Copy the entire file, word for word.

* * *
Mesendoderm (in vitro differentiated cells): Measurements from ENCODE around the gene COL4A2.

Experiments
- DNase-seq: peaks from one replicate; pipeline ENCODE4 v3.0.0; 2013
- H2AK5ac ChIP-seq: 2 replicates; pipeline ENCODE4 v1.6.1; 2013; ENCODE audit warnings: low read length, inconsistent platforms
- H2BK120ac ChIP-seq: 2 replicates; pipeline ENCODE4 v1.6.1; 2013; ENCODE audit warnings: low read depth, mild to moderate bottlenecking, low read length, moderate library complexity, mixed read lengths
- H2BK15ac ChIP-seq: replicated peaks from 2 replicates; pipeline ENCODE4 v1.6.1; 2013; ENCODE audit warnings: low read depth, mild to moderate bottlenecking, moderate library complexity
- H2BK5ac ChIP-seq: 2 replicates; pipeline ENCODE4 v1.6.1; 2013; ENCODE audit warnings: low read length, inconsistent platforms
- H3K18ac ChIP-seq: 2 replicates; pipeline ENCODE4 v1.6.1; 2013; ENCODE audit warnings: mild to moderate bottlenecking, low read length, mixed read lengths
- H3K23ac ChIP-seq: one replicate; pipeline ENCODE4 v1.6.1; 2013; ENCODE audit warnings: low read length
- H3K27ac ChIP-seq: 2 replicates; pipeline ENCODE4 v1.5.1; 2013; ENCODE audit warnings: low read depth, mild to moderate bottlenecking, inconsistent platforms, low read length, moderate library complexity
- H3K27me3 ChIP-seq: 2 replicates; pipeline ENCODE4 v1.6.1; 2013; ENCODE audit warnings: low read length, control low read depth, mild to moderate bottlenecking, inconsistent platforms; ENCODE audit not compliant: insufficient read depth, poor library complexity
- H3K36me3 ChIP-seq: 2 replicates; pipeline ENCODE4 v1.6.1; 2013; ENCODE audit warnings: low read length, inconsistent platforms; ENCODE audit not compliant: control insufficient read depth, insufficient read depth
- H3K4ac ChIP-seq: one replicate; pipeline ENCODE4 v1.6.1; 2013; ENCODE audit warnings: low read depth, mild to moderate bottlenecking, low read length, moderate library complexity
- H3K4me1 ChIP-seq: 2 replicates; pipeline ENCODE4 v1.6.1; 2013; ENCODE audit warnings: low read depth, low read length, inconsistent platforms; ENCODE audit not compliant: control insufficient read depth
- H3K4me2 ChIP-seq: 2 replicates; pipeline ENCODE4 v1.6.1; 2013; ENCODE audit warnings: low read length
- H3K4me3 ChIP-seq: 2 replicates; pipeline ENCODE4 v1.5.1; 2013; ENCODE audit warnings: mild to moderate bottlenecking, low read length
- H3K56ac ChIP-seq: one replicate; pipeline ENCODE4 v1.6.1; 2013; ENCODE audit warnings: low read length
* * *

Mesendoderm (in vitro differentiated cells): Measurements from ENCODE around the gene COL4A2.

Experiments
- DNase-seq: peaks from one replicate; pipeline ENCODE4 v3.0.0; 2013
- H2AK5ac ChIP-seq: 2 replicates; pipeline ENCODE4 v1.6.1; 2013; ENCODE audit warnings: low read length, inconsistent platforms
- H2BK120ac ChIP-seq: 2 replicates; pipeline ENCODE4 v1.6.1; 2013; ENCODE audit warnings: low read depth, mild to moderate bottlenecking, low read length, moderate library complexity, mixed read lengths
- H2BK15ac ChIP-seq: replicated peaks from 2 replicates; pipeline ENCODE4 v1.6.1; 2013; ENCODE audit warnings: low read depth, mild to moderate bottlenecking, moderate library complexity
- H2BK5ac ChIP-seq: 2 replicates; pipeline ENCODE4 v1.6.1; 2013; ENCODE audit warnings: low read length, inconsistent platforms
- H3K18ac ChIP-seq: 2 replicates; pipeline ENCODE4 v1.6.1; 2013; ENCODE audit warnings: mild to moderate bottlenecking, low read length, mixed read lengths
- H3K23ac ChIP-seq: one replicate; pipeline ENCODE4 v1.6.1; 2013; ENCODE audit warnings: low read length
- H3K27ac ChIP-seq: 2 replicates; pipeline ENCODE4 v1.5.1; 2013; ENCODE audit warnings: low read depth, mild to moderate bottlenecking, inconsistent platforms, low read length, moderate library complexity
- H3K27me3 ChIP-seq: 2 replicates; pipeline ENCODE4 v1.6.1; 2013; ENCODE audit warnings: low read length, control low read depth, mild to moderate bottlenecking, inconsistent platforms; ENCODE audit not compliant: insufficient read depth, poor library complexity
- H3K36me3 ChIP-seq: 2 replicates; pipeline ENCODE4 v1.6.1; 2013; ENCODE audit warnings: low read length, inconsistent platforms; ENCODE audit not compliant: control insufficient read depth, insufficient read depth
- H3K4ac ChIP-seq: one replicate; pipeline ENCODE4 v1.6.1; 2013; ENCODE audit warnings: low read depth, mild to moderate bottlenecking, low read length, moderate library complexity
- H3K4me1 ChIP-seq: 2 replicates; pipeline ENCODE4 v1.6.1; 2013; ENCODE audit warnings: low read depth, low read length, inconsistent platforms; ENCODE audit not compliant: control insufficient read depth
- H3K4me2 ChIP-seq: 2 replicates; pipeline ENCODE4 v1.6.1; 2013; ENCODE audit warnings: low read length
- H3K4me3 ChIP-seq: 2 replicates; pipeline ENCODE4 v1.5.1; 2013; ENCODE audit warnings: mild to moderate bottlenecking, low read length
- H3K56ac ChIP-seq: one replicate; pipeline ENCODE4 v1.6.1; 2013; ENCODE audit warnings: low read length